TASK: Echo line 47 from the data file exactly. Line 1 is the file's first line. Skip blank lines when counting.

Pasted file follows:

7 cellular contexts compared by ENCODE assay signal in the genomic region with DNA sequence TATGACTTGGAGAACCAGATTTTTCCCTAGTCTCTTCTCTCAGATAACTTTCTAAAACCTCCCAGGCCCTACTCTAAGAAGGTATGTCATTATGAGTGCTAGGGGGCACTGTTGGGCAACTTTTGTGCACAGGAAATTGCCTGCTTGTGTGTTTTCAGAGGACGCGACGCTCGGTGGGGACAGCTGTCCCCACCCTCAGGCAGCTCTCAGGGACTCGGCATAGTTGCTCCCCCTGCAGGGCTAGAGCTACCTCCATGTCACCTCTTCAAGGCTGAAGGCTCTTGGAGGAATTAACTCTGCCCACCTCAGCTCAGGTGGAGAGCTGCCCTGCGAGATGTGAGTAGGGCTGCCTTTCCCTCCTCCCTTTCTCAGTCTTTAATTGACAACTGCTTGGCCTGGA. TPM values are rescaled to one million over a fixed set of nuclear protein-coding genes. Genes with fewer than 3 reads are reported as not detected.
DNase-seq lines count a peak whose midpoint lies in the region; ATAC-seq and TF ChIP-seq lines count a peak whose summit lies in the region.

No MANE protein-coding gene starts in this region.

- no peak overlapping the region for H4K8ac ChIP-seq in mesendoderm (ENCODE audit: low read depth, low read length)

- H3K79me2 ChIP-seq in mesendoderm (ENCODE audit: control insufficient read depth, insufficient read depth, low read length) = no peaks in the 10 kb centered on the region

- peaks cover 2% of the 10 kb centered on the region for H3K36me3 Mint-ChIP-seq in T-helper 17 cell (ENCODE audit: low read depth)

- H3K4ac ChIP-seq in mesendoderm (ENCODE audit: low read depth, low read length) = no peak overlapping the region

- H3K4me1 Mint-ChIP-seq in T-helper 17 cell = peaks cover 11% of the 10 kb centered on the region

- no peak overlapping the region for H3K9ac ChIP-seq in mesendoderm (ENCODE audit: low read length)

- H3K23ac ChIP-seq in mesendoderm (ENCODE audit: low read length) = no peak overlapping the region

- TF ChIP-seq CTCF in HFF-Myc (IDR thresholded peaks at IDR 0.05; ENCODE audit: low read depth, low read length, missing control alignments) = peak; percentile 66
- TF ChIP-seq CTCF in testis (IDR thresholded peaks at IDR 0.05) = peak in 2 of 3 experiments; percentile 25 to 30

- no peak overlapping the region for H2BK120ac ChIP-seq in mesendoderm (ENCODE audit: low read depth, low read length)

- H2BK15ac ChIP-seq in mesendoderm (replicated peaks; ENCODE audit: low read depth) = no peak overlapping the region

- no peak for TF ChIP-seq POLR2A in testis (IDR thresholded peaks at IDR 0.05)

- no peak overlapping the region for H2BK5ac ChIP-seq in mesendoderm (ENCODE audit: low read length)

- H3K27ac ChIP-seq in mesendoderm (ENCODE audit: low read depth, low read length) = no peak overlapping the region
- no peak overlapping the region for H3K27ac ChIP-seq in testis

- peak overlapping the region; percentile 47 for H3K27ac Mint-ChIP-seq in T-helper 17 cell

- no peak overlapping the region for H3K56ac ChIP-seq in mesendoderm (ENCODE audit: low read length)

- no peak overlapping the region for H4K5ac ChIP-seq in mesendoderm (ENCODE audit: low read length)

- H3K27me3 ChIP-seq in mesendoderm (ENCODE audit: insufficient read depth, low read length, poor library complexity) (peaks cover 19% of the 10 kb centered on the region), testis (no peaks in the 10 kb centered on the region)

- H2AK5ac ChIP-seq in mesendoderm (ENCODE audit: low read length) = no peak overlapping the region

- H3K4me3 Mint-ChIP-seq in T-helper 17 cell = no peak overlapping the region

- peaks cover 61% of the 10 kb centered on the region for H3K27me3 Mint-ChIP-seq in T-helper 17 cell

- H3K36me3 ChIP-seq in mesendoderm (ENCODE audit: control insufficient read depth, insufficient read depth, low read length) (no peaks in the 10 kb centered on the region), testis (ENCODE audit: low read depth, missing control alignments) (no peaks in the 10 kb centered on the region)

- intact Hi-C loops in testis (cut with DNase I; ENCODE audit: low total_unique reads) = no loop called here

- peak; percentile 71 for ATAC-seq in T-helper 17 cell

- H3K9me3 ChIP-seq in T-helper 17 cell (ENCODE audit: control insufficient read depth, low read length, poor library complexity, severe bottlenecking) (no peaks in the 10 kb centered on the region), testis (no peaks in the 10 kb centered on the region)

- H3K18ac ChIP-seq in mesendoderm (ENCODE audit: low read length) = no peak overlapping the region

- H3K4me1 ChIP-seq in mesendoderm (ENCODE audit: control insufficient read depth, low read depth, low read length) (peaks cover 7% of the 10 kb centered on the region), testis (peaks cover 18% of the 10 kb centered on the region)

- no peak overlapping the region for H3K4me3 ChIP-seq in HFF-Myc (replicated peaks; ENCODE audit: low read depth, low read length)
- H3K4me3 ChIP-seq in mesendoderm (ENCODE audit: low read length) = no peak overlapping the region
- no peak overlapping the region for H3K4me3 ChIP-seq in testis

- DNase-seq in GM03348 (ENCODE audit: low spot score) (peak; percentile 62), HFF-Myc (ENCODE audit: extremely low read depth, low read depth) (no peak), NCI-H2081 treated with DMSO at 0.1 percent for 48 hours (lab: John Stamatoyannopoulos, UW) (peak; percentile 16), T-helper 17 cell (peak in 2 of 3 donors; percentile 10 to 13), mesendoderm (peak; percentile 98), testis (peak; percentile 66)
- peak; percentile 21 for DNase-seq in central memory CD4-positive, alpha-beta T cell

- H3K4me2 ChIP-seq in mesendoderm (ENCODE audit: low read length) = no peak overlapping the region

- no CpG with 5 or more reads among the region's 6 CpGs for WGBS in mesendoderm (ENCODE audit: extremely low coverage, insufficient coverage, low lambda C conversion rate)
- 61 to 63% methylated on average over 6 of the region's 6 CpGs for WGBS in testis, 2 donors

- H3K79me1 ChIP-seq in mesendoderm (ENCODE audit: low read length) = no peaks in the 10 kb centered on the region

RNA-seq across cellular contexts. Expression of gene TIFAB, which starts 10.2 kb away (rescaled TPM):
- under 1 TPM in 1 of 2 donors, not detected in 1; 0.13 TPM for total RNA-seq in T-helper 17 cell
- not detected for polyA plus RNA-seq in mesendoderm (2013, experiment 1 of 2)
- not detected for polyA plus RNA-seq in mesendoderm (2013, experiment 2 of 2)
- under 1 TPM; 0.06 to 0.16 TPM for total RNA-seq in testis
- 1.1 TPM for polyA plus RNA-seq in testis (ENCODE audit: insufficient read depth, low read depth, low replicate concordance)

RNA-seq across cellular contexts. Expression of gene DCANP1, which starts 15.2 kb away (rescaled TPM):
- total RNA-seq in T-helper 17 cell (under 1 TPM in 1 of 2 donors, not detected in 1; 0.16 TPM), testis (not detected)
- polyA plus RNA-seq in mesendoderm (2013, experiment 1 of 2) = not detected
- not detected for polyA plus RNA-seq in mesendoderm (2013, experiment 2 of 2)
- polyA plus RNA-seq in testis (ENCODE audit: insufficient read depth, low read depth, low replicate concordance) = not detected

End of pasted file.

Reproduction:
RNA-seq across cellular contexts. Expression of gene DCANP1, which starts 15.2 kb away (rescaled TPM):